Recent seismic events all over the world have shown that bridge structures are particularly sensitive to earthquake loading. There are several reasons for such sensitivity. First many existing bridges were designed without adequate consideration for seismic risk. This has resulted in inadequate detailing of confining steel and insufficient shear reinforcement in the bridge piers, insufficient seat length of bearings, and inadequate strength and stiffness of the superstructure-abutment connection. Furthermore, there are many open questions concerning the ductile behaviour of large bridge piers, in particular those with rectangular hollow cross-section. Also, the seismic zonation map of many European countries has been revised recently, prescribing now higher horizontal ground accelerations in several regions. Finally, local soil conditions and the possibility of asynchronous motion at the base of the piers of long bridges are factors which can cause additional difficulties in properly designing irregular bridges.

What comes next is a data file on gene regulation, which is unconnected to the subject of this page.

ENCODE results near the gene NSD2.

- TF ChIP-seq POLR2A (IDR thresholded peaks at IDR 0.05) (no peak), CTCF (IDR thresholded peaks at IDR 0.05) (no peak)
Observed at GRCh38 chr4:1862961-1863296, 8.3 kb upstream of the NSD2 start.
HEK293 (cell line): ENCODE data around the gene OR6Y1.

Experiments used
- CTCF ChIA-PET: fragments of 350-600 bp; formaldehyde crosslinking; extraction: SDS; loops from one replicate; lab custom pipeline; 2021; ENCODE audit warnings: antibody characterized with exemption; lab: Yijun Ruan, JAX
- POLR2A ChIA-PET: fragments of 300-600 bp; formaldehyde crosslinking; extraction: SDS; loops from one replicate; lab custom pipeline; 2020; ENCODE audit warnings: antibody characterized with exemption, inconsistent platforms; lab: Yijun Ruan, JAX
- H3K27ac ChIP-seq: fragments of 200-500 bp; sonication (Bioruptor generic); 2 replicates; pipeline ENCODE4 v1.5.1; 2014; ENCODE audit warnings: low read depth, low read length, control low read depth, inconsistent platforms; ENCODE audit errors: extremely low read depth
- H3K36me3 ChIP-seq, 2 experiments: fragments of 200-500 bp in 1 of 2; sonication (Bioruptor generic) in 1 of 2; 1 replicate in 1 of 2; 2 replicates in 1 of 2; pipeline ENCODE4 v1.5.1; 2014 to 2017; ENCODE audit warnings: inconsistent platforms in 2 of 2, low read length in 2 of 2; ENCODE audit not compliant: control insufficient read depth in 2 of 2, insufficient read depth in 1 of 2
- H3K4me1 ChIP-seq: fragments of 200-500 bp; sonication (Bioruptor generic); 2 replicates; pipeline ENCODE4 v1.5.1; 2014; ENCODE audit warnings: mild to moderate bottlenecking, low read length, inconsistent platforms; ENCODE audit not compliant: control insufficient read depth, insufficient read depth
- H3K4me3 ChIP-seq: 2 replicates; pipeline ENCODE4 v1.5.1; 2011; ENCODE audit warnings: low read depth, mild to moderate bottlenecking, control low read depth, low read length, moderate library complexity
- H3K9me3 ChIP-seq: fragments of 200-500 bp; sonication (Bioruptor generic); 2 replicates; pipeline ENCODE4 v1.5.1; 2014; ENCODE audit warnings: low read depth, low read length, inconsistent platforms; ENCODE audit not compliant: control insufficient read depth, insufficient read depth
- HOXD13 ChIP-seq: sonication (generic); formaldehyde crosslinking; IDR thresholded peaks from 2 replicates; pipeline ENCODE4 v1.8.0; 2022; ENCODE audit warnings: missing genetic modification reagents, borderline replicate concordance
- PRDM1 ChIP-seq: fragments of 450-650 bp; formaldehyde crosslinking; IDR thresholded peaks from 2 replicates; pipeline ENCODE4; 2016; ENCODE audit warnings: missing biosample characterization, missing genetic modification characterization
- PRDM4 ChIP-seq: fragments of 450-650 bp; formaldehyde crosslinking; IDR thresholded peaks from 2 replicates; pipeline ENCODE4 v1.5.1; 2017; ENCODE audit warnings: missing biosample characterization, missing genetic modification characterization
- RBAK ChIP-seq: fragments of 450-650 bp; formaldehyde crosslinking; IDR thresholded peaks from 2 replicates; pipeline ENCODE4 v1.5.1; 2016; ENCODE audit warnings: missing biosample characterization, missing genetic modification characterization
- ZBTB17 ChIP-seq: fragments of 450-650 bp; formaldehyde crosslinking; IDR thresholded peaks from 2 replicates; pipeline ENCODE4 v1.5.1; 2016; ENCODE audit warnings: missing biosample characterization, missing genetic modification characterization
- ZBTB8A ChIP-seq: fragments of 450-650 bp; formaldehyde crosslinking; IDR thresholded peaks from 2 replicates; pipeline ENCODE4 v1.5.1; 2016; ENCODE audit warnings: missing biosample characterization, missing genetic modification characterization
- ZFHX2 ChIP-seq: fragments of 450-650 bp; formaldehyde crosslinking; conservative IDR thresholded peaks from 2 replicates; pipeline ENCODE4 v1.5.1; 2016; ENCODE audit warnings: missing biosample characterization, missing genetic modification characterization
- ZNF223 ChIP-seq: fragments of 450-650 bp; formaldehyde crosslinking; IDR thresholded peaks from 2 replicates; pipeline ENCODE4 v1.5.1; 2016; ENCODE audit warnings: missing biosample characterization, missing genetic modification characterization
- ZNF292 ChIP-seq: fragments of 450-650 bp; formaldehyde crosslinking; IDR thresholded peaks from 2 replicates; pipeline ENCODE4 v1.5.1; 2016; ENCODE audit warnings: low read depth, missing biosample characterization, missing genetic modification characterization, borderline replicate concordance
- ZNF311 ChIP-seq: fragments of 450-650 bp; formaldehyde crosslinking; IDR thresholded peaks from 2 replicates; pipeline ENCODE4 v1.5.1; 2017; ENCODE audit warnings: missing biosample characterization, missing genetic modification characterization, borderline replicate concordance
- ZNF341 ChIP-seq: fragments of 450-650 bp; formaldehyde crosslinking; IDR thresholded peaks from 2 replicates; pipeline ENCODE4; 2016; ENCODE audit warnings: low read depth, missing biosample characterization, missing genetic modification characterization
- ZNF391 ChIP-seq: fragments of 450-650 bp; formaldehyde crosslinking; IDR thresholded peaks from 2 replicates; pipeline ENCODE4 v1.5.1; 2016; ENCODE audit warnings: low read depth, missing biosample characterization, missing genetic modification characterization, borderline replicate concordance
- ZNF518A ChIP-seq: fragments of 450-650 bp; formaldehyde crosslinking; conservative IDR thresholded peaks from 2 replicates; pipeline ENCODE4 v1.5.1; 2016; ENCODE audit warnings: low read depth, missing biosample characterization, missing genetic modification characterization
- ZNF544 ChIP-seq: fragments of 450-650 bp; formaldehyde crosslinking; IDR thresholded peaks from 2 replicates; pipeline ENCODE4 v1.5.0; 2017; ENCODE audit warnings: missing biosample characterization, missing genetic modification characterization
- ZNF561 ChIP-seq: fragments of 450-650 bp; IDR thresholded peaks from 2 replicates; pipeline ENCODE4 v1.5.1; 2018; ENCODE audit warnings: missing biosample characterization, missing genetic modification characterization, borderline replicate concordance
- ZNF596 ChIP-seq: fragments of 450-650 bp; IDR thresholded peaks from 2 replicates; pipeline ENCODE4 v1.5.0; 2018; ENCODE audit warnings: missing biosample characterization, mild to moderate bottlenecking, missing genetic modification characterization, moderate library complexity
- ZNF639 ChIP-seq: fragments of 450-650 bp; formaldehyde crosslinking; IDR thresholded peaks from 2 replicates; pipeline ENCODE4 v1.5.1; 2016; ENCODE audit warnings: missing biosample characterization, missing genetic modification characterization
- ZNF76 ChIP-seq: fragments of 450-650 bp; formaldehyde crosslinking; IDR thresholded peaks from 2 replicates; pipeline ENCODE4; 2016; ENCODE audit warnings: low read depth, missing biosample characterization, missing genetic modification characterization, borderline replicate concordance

There is therefore a need for reliable methods for assessing the seismic vulnerability of existing bridges, in particular large and irregular motorway bridges having lifeline character.
It is the aim of the present project to give a significant contribution to the development of advanced methods for assessing the seismic vulnerability of bridges.To achieve this objective, an international team has been set up covering the following disciplinary tasks contributing to the seismic vulnerability issue:
1. Dynamic in-situ testing to identify the actual bridge properties including soil-structure interaction effects and characterise the surrounding soil;
2. Calibration of numerical models for predicting the linear bridge response (modal analysis), including support boundary conditions;
3. Numerical modelling for simulating the nonlinear behaviour of bridge piers under severe earthquake loading using damage mechanics concepts;
4. Physical testing of realistically large bridge piers with rectangular hollow cross section to calibrate numerical models and assess the ductility demand and capacity. Tests will be performed using the pseudodynamic method with sub-structuring of the bridge deck which will be numerically simulated using a finite element computer code and the output of in-situ testing;
5. Analysis of the effects on the bridge seismic response of asynchronous motion at the base of the bridge piers;
6. Development of simplified analysis tools for assessing the vulnerability of complete bridges;
7. Development of seismic resistance upgrading to improve bridge reliability, including an evaluation of intervention costs.
Funding SchemeCSC - Cost-sharing contracts